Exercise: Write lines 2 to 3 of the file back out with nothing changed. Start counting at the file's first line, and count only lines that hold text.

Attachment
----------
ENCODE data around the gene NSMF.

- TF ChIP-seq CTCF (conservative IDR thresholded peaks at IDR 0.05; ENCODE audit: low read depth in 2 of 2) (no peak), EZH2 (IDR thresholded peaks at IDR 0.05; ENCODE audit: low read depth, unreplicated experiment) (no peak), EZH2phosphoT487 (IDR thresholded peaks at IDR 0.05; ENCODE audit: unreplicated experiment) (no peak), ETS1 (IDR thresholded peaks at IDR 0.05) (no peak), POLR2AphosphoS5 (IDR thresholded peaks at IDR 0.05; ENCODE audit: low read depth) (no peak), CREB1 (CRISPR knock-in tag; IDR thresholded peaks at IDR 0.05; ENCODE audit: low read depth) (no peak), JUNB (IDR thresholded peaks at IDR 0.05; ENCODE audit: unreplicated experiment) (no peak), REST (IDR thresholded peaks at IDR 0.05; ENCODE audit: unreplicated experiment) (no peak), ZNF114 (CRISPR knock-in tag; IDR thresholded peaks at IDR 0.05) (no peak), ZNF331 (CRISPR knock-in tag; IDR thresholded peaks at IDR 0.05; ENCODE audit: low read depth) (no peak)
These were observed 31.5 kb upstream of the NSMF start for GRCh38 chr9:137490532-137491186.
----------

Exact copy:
- TF ChIP-seq CTCF (conservative IDR thresholded peaks at IDR 0.05; ENCODE audit: low read depth in 2 of 2) (no peak), EZH2 (IDR thresholded peaks at IDR 0.05; ENCODE audit: low read depth, unreplicated experiment) (no peak), EZH2phosphoT487 (IDR thresholded peaks at IDR 0.05; ENCODE audit: unreplicated experiment) (no peak), ETS1 (IDR thresholded peaks at IDR 0.05) (no peak), POLR2AphosphoS5 (IDR thresholded peaks at IDR 0.05; ENCODE audit: low read depth) (no peak), CREB1 (CRISPR knock-in tag; IDR thresholded peaks at IDR 0.05; ENCODE audit: low read depth) (no peak), JUNB (IDR thresholded peaks at IDR 0.05; ENCODE audit: unreplicated experiment) (no peak), REST (IDR thresholded peaks at IDR 0.05; ENCODE audit: unreplicated experiment) (no peak), ZNF114 (CRISPR knock-in tag; IDR thresholded peaks at IDR 0.05) (no peak), ZNF331 (CRISPR knock-in tag; IDR thresholded peaks at IDR 0.05; ENCODE audit: low read depth) (no peak)
These were observed 31.5 kb upstream of the NSMF start for GRCh38 chr9:137490532-137491186.